6 Tips for Taking Great Garden Photos

Each year we receive thousands of photos entered into our Garden Photo Contest. The winning photos are, of course, outstanding, while others are nice but nothing too special. And, unfortunately, some entries have obvious flaws. Don’t let that $1,000 Grand Prize go to someone else this year—follow these tips to increase your chances of taking a winning garden photo!

Here are 6 tips to consider before you shoot or enter:

1. KNOW YOUR CAMERA
Yes, it’s called a point-and-shoot model, but even the most “automatic” versions come with settings that you can adjust for maximum effectiveness. Understand how your camera works and get the settings right. Know if you need to use flash or not. Turn off the function that marks photos with date/time stamps when you’re shooting for a competition.

2. SEEK NATURAL LIGHT  
The bright light of midday is not the best for photography because it causes shadows and glare, and in many cases it transforms the appearance of your lovely plants into two-dimensional plastic. Consider shooting in “the golden hour”—the time when the sun is closest to the horizon. (There are actually two golden hours a day: one at sunrise, the other at sunset—so morning people and night owls have equal opportunitis!)

3. TAKE MANY SHOTS
To achieve that one-moment-in-time kind of shot you’re going to need to snap many photos. If you remember the good old days when film was used rather than digital photo cards, you can be glad that you won’t be wasting anything by snapping many photos of the same flower, plant or landscape. Simply review and delete the ones that aren’t “the” one.

4. CONSIDER PERSPECTIVE
As a corollary to taking many shots, be flexible and consider many different perspectives for your photo. “Perspective” in photography has to do with the perceptions of depth, spatial relationship and dimension among objects in the photo. Our simple suggestion to help you understand perspective in photography is to think of perspective as the angle from which you’re photographing. Shoot from above, get down at ground level and shoot straight on, shoot upward, get extremely close. Trying different perspectives will help you to get the best shot possible.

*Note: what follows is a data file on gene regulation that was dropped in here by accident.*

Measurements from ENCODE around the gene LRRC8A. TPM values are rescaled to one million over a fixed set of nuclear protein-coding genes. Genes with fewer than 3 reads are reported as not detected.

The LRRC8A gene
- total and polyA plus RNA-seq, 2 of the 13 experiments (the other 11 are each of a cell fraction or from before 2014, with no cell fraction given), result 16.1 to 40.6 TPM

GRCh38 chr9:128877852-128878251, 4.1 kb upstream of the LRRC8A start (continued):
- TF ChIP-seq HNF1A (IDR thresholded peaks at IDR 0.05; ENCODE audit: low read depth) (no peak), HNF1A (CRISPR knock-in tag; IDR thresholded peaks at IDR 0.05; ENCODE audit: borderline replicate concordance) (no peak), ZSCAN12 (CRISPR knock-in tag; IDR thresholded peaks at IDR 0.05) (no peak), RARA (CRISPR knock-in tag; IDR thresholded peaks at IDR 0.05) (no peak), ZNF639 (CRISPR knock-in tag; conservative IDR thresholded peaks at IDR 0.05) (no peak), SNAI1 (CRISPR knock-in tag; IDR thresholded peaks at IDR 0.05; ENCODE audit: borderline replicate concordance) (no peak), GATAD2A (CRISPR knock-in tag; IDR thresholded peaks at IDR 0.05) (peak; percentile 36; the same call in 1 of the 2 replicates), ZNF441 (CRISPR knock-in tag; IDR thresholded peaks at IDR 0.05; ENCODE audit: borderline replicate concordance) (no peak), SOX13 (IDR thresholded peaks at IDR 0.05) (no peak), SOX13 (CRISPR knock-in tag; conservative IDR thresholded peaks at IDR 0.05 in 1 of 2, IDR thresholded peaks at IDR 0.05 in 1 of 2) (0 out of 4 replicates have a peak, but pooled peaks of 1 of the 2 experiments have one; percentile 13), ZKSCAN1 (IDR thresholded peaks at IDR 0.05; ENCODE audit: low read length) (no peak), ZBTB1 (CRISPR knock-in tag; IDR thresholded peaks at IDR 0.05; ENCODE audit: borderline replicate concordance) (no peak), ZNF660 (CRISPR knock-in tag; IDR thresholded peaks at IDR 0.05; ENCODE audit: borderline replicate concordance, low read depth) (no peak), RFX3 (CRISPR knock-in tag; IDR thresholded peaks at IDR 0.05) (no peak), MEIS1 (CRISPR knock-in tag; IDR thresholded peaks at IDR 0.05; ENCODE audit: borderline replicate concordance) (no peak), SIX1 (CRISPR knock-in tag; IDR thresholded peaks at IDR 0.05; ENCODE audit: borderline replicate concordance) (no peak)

5. UNDERSTAND THE RULE OF THIRDS
Most pleasing, beautiful, stunning, amazing, you-fill-in-the-adjective photos or pieces of art are composed using the rule of thirds. The rule deals with the overall composition of your photo, and where the important objects appear within the field of view. Check out this link to Ultimate Photo Tips for a professional explanation of the rule of thirds (which isn’t really so much a “rule” as a wise suggestion for great pictures).

6. CHECK YOUR BACKGROUND
In situations where you have the ability to control the entire scene you’re shooting, take the time to really see what is in your viewfinder before you begin shooting. Is the neighbor’s trashcan visible? Are there dirty socks on the floor beyond that vase of fresh-cut flowers on your dining room table?

If you don’t have control over the setting while shooting, be very certain to look at your photos with a clear eye before you submit them. Don’t let that ugly car parked next to the public square ruin the shot of the Fourth of July display you want to capture. Perhaps you can crop it out.

BONUS MISCELLANEOUS TIPS:
• Photograph what you love and the love shines through
• Get inspired by other photographers’ work (for starters, visit Rob Cardillo’s site; he is our expert judge for the contest)
• Tell a story with your photo
• Take walks in the neighborhood or the woods for more subjects to photograph
• Visit public gardens and arboretums for amazing (and manicured) displays

DETAILS OF THE 2014 GARDEN PHOTO CONTEST

http://www.hortmag.com/gardenphotos

1. It is FREE to enter the contest
2. The contest deadline for entries is August 15, 2014
3. All entries must be submitted digitally through the contest link
4. Decisions by judges are final
See the full rules and enter here

Big THANK YOU to our contest sponsor Lee Valley Tools!

Related Posts:

Leave a Reply